House passes first anti-carbon tax amendment

For the first time, the United States House of Representatives has voted to oppose a carbon tax.

The House voted 237-176 on Friday to pass an anti-carbon tax amendment authored by Republican Study Committee Chairman Rep. Steve Scalise (R-La.)

“President Obama’s plan to impose a tax on carbon would cause household electricity rates to skyrocket while destroying millions of American jobs,” Scalise said. “The House sent a strong bipartisan message to President Obama that a tax on carbon would devastate our economy and he needs to drop any idea of imposing this kind of radical regulation. The Obama Administration has used every trick in the book to implement its radical agenda through back door regulations. This amendment is necessary to prohibit a carbon tax from being imposed by unelected bureaucrats on behalf of the President without legislative action and oversight.”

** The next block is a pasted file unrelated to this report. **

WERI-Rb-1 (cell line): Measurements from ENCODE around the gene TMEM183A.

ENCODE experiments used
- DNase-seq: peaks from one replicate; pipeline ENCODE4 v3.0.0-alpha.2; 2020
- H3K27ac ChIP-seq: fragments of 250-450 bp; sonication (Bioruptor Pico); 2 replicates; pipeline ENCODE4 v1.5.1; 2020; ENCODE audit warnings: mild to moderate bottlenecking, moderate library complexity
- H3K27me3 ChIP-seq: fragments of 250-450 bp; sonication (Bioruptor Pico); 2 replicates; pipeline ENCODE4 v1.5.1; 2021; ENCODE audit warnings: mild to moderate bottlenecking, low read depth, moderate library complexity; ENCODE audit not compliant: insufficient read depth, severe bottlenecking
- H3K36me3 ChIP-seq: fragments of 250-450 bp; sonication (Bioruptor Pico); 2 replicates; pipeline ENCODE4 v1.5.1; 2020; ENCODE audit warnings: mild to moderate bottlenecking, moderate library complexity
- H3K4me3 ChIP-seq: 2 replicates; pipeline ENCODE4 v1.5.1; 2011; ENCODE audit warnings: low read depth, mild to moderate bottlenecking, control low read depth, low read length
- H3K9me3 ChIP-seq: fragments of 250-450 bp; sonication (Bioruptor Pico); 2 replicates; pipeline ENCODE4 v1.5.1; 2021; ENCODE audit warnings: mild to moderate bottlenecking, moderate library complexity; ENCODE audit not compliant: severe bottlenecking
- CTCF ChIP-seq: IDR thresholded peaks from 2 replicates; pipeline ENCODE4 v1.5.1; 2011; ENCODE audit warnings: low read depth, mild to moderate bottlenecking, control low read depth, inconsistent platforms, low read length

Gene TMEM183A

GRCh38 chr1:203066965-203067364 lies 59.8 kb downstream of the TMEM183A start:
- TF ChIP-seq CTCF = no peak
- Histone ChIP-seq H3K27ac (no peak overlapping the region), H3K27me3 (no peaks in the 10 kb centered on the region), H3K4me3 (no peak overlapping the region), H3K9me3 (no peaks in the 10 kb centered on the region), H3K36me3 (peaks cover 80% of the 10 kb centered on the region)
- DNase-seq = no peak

House Ways and Means Committee Chairman Rep. Dave Camp (R-Mich.) said that the Scalise amendment – which Camp supports – erects a roadblock that would stop President Obama and the Environmental Protection Agency from taking unilateral action and imposing an energy tax without congressional approval.

“Struggling Americans who have been unable to find a job or have not seen their paychecks grow would be hit with this national energy tax every time they pay their utility bills or fill up their gas tanks or go to the grocery store,” Camp said. “It would also be another tax on manufacturers and another increased cost of doing business imposed on middle-class families by the Obama administration.”